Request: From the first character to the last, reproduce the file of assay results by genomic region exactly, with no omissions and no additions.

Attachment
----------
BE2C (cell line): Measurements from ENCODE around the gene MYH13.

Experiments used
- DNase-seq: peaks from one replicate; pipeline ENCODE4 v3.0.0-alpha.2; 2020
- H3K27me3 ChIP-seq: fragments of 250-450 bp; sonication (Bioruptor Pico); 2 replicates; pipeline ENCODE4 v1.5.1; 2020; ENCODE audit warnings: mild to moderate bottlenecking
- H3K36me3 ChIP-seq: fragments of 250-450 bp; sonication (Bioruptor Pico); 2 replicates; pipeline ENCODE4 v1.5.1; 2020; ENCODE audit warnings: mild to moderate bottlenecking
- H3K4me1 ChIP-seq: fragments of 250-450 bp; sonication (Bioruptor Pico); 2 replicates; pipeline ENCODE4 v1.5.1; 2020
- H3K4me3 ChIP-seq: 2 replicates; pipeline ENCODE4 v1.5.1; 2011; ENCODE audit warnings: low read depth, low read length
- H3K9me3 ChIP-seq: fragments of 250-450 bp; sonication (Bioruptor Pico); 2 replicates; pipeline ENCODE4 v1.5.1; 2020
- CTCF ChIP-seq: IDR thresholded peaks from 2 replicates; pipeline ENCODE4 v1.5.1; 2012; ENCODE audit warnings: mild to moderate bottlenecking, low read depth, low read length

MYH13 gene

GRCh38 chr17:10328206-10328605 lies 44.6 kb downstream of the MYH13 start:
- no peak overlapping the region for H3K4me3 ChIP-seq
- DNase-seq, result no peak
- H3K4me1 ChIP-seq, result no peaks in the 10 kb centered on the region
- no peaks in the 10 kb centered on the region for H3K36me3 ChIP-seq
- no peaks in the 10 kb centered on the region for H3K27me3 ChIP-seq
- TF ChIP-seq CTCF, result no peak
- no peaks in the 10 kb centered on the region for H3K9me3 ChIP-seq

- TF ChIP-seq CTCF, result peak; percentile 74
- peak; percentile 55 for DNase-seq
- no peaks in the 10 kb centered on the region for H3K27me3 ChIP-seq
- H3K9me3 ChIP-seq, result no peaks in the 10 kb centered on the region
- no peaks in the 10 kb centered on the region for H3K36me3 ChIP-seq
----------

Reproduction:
BE2C (cell line): Measurements from ENCODE around the gene MYH13.

Experiments used
- DNase-seq: peaks from one replicate; pipeline ENCODE4 v3.0.0-alpha.2; 2020
- H3K27me3 ChIP-seq: fragments of 250-450 bp; sonication (Bioruptor Pico); 2 replicates; pipeline ENCODE4 v1.5.1; 2020; ENCODE audit warnings: mild to moderate bottlenecking
- H3K36me3 ChIP-seq: fragments of 250-450 bp; sonication (Bioruptor Pico); 2 replicates; pipeline ENCODE4 v1.5.1; 2020; ENCODE audit warnings: mild to moderate bottlenecking
- H3K4me1 ChIP-seq: fragments of 250-450 bp; sonication (Bioruptor Pico); 2 replicates; pipeline ENCODE4 v1.5.1; 2020
- H3K4me3 ChIP-seq: 2 replicates; pipeline ENCODE4 v1.5.1; 2011; ENCODE audit warnings: low read depth, low read length
- H3K9me3 ChIP-seq: fragments of 250-450 bp; sonication (Bioruptor Pico); 2 replicates; pipeline ENCODE4 v1.5.1; 2020
- CTCF ChIP-seq: IDR thresholded peaks from 2 replicates; pipeline ENCODE4 v1.5.1; 2012; ENCODE audit warnings: mild to moderate bottlenecking, low read depth, low read length

MYH13 gene

GRCh38 chr17:10328206-10328605 lies 44.6 kb downstream of the MYH13 start:
- no peak overlapping the region for H3K4me3 ChIP-seq
- DNase-seq, result no peak
- H3K4me1 ChIP-seq, result no peaks in the 10 kb centered on the region
- no peaks in the 10 kb centered on the region for H3K36me3 ChIP-seq
- no peaks in the 10 kb centered on the region for H3K27me3 ChIP-seq
- TF ChIP-seq CTCF, result no peak
- no peaks in the 10 kb centered on the region for H3K9me3 ChIP-seq

- TF ChIP-seq CTCF, result peak; percentile 74
- peak; percentile 55 for DNase-seq
- no peaks in the 10 kb centered on the region for H3K27me3 ChIP-seq
- H3K9me3 ChIP-seq, result no peaks in the 10 kb centered on the region
- no peaks in the 10 kb centered on the region for H3K36me3 ChIP-seq